"To get ahead here you have to be corrupt or have connections"
“We don’t feel that China is suitable for people like us,” Ms. Wang said... “To get ahead here you have to be corrupt or have connections; we prefer a stable life.”They are leaving China in record numbers, off to live in Canada, Australia, Europe, the US, New Zealand, Singapore, . . . . somewhere with opportunity, freedom, and perhaps a bit less corruption. Note that none of the migrants interviewed by the NYT listed Russia as their destination.
...At 30, Chen Kuo had what many Chinese dream of: her own apartment and a well-paying job at a multinational corporation. But in mid-October, Ms. Chen boarded a midnight flight for Australia to begin a new life with no sure prospects...
...Like hundreds of thousands of Chinese who leave each year, she was driven by an overriding sense that she could do better outside China. Despite China’s tremendous economic successes in recent years, she was lured by Australia’s healthier environment, robust social services and the freedom to start a family in a country that guarantees religious freedoms.
...Few emigrants from China cite politics, but it underlies many of their concerns. They talk about a development-at-all-costs strategy that has ruined the environment, as well as a deteriorating social and moral fabric that makes China feel like a chillier place than when they were growing up. Over all, there is a sense that despite all the gains in recent decades, China’s political and social trajectory is still highly uncertain.
“People who are middle class in China don’t feel secure for their future and especially for their children’s future,” said Cao Cong, an associate professor at the University of Nottingham who has studied Chinese migration. “They don’t think the political situation is stable.”
Most migrants seem to see a foreign passport as insurance against the worst-case scenario rather than as a complete abandonment of China. _NYT
China's leaders, their families, and friends, have gotten very wealthy under the current CCP regime. But they are few, and the Chinese are almost a billion and half people. Instability and popular unrest could crop up very quickly and "unexpectedly."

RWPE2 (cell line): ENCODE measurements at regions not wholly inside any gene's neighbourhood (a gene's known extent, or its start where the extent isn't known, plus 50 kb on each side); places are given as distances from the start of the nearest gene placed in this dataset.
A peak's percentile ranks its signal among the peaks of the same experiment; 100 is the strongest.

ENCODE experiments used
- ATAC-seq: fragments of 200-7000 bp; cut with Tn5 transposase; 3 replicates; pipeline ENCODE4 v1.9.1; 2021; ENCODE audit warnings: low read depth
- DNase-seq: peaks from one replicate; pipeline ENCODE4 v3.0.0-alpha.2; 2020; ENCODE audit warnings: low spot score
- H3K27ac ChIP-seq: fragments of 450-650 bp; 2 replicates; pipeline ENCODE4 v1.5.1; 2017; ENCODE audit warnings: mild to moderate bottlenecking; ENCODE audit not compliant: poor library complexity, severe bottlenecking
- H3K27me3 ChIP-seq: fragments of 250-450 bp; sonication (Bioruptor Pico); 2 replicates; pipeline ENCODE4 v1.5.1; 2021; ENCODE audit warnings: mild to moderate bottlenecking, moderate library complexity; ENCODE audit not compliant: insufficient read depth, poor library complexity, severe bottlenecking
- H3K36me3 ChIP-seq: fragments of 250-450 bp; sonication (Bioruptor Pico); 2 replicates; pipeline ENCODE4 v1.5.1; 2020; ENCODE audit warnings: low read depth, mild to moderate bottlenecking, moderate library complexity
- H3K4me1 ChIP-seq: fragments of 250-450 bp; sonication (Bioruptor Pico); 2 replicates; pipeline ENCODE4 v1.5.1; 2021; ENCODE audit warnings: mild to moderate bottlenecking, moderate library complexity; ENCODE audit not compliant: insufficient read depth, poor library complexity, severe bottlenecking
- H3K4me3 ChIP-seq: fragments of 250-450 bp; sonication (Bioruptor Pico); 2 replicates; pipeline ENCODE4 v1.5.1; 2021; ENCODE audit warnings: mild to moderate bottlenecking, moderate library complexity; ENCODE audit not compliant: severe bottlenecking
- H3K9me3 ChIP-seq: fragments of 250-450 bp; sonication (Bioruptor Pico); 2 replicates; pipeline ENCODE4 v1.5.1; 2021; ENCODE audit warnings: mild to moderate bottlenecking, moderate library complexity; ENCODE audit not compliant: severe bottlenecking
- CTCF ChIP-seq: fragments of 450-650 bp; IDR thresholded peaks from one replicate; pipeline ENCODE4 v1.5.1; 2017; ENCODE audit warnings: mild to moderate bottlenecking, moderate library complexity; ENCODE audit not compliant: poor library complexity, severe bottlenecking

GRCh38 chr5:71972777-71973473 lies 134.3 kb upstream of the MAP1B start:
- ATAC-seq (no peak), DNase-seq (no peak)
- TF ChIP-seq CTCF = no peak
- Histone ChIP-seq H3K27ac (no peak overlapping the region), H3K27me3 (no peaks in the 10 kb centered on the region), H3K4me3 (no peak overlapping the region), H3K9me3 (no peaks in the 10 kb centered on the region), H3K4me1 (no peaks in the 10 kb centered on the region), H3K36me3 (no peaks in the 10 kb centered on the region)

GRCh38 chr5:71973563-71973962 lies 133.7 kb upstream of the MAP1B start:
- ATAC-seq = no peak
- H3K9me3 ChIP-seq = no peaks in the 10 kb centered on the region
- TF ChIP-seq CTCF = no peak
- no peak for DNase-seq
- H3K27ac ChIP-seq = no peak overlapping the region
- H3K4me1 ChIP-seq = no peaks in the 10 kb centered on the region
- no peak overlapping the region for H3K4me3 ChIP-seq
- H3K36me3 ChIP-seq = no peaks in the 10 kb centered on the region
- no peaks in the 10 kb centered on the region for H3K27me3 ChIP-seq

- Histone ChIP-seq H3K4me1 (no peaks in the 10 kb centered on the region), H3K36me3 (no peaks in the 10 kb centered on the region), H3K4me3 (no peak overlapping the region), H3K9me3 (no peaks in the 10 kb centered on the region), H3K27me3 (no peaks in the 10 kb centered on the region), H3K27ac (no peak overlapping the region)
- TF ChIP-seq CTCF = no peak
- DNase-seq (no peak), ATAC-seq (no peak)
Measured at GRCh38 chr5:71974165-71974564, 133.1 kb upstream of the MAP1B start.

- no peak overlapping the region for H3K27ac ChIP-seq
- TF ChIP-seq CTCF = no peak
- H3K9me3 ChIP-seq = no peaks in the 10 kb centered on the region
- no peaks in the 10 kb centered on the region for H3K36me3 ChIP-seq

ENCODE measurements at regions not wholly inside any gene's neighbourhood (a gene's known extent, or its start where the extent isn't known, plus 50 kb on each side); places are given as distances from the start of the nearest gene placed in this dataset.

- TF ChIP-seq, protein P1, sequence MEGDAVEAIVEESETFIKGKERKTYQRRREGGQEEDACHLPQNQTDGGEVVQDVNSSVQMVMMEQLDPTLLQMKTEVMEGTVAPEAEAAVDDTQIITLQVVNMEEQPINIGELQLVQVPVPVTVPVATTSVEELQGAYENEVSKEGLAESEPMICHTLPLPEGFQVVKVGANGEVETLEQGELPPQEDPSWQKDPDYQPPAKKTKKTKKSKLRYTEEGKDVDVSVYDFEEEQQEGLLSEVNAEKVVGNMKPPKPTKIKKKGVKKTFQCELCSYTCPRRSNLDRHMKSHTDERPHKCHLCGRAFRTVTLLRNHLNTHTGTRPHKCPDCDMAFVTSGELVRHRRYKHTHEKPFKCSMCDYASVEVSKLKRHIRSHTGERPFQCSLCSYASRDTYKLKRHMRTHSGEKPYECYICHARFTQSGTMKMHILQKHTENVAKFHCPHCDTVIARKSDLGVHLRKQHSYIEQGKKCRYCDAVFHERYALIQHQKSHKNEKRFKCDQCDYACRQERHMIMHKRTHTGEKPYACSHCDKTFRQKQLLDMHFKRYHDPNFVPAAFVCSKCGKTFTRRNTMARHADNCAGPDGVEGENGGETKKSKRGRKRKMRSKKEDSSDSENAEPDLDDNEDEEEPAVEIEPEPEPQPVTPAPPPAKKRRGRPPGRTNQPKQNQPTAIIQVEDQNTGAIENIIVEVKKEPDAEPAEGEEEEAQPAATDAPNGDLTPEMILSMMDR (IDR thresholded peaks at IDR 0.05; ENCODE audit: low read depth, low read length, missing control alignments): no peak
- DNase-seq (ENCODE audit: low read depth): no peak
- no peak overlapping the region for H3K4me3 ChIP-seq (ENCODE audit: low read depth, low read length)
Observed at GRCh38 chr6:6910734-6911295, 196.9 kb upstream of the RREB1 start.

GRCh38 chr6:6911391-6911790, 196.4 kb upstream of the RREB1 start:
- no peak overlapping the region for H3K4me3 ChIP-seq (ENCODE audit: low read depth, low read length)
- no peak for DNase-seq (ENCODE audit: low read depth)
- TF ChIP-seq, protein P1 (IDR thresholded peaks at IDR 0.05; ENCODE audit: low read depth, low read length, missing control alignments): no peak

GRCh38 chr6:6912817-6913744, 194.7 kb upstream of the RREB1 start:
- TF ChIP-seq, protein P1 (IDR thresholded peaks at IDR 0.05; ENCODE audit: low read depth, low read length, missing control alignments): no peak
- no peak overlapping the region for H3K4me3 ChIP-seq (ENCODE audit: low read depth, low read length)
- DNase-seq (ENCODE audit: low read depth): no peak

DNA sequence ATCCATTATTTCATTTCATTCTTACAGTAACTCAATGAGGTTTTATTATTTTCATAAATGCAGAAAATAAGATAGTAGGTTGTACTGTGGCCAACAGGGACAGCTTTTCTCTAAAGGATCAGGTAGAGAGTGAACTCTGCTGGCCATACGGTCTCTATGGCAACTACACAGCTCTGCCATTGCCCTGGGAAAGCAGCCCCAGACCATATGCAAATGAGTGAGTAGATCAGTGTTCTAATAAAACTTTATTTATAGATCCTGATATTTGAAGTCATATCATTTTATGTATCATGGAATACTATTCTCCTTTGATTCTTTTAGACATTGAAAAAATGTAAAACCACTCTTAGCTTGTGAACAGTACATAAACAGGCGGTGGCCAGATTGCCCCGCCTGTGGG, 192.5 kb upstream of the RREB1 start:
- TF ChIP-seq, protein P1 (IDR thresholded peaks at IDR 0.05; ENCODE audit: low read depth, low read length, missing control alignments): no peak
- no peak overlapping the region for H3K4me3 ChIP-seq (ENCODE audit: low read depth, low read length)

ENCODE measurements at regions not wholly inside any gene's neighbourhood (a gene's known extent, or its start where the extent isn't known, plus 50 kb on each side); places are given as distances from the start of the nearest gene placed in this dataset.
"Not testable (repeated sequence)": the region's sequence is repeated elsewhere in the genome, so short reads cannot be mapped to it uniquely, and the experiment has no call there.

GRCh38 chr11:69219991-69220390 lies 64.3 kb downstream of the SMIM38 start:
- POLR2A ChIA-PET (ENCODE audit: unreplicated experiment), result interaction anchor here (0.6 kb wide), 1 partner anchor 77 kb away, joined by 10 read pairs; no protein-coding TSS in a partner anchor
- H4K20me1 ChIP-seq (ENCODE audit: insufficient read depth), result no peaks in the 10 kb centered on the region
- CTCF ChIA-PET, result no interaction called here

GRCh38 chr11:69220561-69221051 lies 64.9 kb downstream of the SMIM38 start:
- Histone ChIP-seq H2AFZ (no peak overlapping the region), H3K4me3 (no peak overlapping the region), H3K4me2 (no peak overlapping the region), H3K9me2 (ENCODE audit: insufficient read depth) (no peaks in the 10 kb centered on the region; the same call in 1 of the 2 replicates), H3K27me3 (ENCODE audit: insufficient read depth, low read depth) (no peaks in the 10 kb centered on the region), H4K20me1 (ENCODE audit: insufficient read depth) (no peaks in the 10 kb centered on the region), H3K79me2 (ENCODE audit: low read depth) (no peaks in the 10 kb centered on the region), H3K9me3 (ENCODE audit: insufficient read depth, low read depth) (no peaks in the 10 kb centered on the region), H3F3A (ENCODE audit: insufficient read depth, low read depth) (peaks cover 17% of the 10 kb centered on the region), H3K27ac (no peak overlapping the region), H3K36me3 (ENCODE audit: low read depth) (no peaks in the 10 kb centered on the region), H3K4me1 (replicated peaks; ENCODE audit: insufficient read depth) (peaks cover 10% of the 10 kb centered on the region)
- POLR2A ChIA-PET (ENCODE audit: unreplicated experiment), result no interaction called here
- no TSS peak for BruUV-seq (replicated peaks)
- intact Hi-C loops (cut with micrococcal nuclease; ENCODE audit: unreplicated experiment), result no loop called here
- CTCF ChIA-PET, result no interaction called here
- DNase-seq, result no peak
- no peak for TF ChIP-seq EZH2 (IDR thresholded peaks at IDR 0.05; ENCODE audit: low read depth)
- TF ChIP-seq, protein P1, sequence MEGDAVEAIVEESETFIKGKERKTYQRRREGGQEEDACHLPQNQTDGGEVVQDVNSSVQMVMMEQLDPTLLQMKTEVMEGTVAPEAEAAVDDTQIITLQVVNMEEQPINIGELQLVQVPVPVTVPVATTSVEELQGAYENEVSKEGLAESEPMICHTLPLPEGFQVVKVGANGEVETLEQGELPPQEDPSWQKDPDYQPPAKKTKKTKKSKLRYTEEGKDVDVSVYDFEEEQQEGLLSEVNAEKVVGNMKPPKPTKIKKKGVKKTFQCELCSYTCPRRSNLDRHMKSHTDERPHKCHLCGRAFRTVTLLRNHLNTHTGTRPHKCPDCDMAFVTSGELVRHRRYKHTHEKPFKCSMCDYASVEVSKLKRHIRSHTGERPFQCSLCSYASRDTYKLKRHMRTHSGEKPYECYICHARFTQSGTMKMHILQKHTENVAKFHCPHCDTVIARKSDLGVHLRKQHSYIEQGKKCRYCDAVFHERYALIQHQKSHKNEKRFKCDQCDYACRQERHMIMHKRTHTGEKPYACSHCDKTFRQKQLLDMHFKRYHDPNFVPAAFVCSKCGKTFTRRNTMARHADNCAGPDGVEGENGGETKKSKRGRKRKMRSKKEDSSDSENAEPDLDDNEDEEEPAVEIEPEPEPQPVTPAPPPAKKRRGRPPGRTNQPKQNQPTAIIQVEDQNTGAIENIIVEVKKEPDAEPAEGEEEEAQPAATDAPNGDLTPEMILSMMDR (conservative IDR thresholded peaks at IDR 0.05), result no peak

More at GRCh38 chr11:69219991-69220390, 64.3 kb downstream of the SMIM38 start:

The [man] tipped to be anointed China’s new president when the unelected and self-replicating Communist Party leadership meets on Nov. 8 is a shadowy geezer by the name of Xi Jinping. His family has amassed about $400 million in a wealth trajectory that by the oddest coincidence mirrors Comrade Xi’s rise through party ranks. But that’s nothing. By the meticulous reckoning of a Pulitzer-worthy New York Times investigation published last week, the family of outgoing Chinese Prime Minister Wen Jiabao has accrued to itself a net worth of nearly $3 billion. _TCChina's CCP leaders understand that they must make an effort to control the public image of corruption in the top party ranks. The perception of corruption has led to the toppling of Chinese governments in the past.
The Communist Party knows its history: one of the many compelling reasons it originally came to power over the Kuomintang was the latter's wide spread corruption, a burden born by rural Chinese in particular. Today's leaders in China know that they can ill afford to turn a blind eye forever on corruption; it took down their predecessors, and it could also curtail their leadership. Income inequality remains a major source of insecurity. The Pew report notes "... there is a general consensus in China that the economic gains of recent years have not benefited everyone equally." In what is coming to be a common refrain not only in China, but in the United States as well, Pew found "81% [of Chinese] agree with the statement the 'rich just get richer while the poor get poorer,' and 45% completely agree." (emphasis original) This has obvious implications to the future of economic reform in China.
If the next group of China's leadership is not able to illustrate how additional capitalist reforms empower the individual and set in motion greater economic equality, it will be difficult for the trajectory of China's anticipated reform to match what the West has long hoped to see. _AT
You see the fix China's leaders are in? Hint: Bad loans, shoddy construction, failing state owned enterprises, poisoned air, water, soil, food, etc etc.
Without economic reforms, the China gravy train may well go off the rails and crash. Economic growth would slow or stop. If that happens, the people of China in their unemployed poverty will be very unhappy with their corrupt and wealthy leaders.
But if economic reforms are enacted, saving the Chinese boom, hundreds of leaders and their cronies -- who have gotten very rich from the way things are -- will speed up the rate of capital flight out of the country, leaving many reasonable facsimiles of rusted, crumbling, polluted, ghost infrastructures in their wake. And all that corruption will be very difficult to cover up.
China's leaders must quietly keep the corrupt kleptocrats and their cronies happy, while at the same time gainfully employing enough of China's people to keep them from rebelling.
Meanwhile, the trickle of middle class professionals leaving China is growing to a significant stream. And the stream of the wealthy classes along with the corrupt classes who were already leaving China, could easily grow into a river -- taking their wealth and gold with them as much as possible.
Could anyone have predicted all this? Good question. More on that later.
Stealth power grab at the top of China's government
More on China corruption and resulting popular unrest
500 riots and demonstrations every day in China There are chaotic forces at play. Be careful.